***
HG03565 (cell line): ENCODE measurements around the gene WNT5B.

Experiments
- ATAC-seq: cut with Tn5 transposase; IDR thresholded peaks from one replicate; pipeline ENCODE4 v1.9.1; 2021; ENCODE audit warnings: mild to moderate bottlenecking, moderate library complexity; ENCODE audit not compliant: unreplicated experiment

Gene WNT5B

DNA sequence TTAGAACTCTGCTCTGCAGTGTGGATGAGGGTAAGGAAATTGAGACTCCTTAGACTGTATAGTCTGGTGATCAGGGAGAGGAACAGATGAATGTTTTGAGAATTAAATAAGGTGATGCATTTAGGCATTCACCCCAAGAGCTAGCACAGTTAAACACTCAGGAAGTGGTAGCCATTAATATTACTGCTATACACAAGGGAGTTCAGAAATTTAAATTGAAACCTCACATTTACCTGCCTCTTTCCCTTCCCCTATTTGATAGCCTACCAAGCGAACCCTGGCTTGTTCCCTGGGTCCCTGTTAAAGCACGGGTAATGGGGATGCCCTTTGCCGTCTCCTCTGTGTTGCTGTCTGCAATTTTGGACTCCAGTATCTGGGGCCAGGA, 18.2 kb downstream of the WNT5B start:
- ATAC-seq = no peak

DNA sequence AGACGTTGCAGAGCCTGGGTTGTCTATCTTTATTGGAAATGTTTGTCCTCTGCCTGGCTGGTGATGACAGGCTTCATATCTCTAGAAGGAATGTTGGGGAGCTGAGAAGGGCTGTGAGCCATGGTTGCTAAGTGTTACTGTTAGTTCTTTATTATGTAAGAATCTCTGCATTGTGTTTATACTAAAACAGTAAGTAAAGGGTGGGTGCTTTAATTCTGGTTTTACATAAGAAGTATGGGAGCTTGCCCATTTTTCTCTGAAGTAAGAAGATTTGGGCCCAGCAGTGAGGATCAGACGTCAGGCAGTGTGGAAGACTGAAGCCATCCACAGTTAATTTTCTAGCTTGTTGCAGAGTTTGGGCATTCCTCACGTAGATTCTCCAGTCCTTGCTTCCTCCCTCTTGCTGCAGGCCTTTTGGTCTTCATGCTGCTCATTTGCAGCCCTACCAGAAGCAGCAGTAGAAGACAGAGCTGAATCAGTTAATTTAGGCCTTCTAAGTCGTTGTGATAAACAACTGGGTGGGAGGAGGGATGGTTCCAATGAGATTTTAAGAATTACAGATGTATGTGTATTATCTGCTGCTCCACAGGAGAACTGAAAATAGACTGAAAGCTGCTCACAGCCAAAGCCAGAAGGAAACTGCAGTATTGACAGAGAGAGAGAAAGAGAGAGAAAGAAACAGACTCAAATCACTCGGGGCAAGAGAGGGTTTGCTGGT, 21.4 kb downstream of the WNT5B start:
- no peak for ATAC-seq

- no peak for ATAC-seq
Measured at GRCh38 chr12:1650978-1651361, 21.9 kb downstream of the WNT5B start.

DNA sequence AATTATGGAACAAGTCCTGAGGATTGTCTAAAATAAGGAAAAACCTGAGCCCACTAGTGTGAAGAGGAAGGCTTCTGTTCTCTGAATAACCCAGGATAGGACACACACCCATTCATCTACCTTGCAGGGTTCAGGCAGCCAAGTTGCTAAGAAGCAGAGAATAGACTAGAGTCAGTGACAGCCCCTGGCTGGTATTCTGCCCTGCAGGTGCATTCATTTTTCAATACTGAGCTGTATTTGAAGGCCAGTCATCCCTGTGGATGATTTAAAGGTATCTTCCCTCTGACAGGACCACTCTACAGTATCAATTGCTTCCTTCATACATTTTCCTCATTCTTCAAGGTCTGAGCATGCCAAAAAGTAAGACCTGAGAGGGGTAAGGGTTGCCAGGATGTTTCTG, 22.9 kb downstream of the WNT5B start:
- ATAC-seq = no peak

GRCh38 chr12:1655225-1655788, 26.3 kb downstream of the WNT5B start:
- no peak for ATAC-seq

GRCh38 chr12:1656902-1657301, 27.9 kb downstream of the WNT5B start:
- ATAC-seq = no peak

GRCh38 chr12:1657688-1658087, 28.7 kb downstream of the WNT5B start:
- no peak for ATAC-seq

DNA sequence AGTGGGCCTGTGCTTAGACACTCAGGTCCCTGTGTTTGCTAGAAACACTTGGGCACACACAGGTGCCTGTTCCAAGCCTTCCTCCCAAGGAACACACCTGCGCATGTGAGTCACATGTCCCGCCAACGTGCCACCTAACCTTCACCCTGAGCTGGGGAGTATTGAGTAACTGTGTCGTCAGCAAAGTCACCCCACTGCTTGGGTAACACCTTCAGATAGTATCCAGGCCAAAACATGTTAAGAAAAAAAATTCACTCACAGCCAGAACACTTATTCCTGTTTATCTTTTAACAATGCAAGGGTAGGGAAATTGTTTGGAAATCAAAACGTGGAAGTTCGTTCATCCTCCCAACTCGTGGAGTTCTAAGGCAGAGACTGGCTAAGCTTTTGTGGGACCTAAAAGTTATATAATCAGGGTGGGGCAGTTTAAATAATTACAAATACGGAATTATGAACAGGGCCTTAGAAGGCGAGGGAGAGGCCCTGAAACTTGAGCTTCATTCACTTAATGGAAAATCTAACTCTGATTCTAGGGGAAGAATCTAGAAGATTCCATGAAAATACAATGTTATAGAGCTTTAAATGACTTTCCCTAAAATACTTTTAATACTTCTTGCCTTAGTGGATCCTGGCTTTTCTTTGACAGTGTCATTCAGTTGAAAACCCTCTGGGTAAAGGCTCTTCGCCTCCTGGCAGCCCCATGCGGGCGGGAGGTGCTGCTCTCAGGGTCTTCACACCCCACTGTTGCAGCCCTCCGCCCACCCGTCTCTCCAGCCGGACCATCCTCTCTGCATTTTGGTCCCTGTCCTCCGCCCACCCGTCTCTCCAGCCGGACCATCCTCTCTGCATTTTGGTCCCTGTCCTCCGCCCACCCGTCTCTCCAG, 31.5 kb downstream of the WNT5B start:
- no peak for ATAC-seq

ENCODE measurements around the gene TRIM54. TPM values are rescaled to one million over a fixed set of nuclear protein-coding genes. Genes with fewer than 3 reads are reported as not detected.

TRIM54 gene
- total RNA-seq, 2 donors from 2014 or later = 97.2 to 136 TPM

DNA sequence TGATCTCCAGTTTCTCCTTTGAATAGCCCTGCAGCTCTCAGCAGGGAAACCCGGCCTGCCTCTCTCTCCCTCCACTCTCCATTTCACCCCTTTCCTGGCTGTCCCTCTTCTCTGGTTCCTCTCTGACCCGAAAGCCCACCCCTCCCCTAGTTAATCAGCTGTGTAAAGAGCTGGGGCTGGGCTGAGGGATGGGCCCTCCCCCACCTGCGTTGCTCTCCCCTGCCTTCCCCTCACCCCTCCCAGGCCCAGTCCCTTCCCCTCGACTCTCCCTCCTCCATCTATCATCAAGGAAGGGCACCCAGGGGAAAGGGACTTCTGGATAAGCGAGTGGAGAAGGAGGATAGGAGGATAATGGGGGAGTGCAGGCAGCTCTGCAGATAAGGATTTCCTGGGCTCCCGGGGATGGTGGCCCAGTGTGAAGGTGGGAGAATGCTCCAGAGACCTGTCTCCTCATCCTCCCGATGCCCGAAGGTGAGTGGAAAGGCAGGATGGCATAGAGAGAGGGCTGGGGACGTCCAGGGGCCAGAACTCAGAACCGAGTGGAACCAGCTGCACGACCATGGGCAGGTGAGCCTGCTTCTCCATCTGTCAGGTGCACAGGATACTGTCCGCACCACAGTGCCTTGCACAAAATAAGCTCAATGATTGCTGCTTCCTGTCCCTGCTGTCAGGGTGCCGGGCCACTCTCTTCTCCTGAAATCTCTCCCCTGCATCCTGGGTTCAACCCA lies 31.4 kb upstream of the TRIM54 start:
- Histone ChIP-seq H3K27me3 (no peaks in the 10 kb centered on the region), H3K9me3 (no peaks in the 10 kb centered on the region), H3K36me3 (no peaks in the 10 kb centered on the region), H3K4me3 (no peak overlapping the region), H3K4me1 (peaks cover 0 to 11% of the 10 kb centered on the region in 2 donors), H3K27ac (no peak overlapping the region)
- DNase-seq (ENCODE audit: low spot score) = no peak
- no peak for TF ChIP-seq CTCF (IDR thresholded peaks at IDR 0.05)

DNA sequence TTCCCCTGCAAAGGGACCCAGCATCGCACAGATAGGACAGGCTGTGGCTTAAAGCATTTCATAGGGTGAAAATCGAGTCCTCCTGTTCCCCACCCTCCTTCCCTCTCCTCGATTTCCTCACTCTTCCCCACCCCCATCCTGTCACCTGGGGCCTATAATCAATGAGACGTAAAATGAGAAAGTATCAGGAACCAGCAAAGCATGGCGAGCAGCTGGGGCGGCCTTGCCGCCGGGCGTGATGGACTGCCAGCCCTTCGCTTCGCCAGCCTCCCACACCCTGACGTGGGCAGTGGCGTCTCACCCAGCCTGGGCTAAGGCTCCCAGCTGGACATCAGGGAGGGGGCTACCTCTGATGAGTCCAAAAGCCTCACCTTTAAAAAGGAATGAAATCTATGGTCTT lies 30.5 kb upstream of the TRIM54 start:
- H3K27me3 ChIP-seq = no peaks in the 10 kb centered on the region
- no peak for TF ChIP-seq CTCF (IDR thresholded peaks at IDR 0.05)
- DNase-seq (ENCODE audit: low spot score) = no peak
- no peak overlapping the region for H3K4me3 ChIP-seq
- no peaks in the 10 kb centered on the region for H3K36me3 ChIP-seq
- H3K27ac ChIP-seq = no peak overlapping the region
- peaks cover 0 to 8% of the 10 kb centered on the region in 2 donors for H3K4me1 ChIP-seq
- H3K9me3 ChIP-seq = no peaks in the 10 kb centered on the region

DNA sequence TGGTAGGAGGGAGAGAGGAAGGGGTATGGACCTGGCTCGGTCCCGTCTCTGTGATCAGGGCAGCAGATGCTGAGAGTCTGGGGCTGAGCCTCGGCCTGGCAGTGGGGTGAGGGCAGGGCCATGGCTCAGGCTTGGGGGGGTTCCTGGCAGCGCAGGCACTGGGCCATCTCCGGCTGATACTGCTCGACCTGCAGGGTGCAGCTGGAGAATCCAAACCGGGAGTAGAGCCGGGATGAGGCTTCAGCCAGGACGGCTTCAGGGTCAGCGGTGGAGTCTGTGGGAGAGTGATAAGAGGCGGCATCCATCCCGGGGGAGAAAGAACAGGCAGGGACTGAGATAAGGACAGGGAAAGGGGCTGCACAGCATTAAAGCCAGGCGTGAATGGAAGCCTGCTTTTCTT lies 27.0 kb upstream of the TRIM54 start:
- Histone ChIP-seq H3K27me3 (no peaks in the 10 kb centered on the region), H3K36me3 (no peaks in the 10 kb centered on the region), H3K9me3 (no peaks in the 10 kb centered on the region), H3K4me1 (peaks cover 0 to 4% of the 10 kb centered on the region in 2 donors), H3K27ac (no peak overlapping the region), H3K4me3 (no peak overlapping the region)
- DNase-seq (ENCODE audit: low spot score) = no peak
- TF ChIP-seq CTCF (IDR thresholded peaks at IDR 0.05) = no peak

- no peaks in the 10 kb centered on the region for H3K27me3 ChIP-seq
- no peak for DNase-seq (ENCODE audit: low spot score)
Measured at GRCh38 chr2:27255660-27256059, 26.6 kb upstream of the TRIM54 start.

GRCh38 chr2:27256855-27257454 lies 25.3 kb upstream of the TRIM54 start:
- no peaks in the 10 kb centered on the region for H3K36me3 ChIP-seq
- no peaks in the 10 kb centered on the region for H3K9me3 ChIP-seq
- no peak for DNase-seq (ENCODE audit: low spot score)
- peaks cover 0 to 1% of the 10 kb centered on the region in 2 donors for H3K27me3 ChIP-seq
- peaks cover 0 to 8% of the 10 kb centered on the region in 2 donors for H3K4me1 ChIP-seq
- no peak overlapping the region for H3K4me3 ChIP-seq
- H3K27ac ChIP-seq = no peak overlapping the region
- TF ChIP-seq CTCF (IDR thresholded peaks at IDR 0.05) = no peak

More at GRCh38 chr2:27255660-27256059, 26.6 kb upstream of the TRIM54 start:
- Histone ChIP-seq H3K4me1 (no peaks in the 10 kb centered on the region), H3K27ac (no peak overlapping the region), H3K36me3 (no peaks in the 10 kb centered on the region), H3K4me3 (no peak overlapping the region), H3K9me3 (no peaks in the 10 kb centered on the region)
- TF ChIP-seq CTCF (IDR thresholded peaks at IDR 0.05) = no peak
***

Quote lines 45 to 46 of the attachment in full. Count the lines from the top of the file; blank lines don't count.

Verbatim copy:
- no peaks in the 10 kb centered on the region for H3K36me3 ChIP-seq
- no peaks in the 10 kb centered on the region for H3K9me3 ChIP-seq